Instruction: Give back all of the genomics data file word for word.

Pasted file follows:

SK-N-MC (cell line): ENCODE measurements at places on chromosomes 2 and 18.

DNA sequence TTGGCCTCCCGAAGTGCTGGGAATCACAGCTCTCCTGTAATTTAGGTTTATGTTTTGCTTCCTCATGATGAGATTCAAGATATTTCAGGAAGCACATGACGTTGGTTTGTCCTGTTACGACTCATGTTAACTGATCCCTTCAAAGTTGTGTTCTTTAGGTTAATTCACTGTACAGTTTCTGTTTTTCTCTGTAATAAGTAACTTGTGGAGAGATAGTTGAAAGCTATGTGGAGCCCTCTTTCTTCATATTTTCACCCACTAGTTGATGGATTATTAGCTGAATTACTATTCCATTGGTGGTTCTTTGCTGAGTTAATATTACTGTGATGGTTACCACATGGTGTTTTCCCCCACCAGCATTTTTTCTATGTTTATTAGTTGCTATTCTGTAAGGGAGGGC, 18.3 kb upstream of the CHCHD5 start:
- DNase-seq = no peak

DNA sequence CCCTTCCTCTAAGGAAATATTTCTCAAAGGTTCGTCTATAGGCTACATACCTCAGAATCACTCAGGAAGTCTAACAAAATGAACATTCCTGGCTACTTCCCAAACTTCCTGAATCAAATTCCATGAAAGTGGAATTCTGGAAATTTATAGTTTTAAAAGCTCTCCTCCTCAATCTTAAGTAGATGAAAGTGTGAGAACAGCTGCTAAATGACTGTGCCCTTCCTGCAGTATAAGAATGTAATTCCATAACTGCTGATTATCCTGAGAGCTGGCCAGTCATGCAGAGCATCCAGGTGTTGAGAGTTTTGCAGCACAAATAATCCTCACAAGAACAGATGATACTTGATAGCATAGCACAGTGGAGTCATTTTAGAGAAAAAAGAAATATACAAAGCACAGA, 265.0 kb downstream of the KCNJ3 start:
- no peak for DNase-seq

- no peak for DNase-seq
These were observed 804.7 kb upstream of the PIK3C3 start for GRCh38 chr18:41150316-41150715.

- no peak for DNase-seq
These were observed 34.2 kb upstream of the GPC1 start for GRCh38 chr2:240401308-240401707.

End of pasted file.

SK-N-MC (cell line): ENCODE measurements at places on chromosomes 2 and 18.

DNA sequence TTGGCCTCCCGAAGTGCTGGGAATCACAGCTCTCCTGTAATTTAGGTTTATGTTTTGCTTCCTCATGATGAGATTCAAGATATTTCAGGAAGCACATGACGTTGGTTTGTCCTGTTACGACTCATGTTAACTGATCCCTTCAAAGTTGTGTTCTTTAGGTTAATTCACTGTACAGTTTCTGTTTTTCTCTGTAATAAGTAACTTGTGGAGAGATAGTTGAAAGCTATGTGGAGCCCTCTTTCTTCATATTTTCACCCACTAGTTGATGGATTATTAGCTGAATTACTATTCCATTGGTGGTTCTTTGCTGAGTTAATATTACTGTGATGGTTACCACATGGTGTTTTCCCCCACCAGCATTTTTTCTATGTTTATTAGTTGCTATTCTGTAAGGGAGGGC, 18.3 kb upstream of the CHCHD5 start:
- DNase-seq = no peak

DNA sequence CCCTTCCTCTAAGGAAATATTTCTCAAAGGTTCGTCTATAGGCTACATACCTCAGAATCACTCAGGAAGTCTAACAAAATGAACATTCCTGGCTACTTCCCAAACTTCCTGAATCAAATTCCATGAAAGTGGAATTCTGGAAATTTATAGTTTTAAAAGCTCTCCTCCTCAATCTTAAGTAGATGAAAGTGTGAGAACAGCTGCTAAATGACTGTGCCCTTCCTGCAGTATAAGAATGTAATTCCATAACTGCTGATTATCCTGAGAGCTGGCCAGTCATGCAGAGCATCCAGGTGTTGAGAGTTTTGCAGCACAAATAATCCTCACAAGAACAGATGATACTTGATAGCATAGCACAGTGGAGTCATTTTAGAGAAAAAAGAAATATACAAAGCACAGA, 265.0 kb downstream of the KCNJ3 start:
- no peak for DNase-seq

- no peak for DNase-seq
These were observed 804.7 kb upstream of the PIK3C3 start for GRCh38 chr18:41150316-41150715.

- no peak for DNase-seq
These were observed 34.2 kb upstream of the GPC1 start for GRCh38 chr2:240401308-240401707.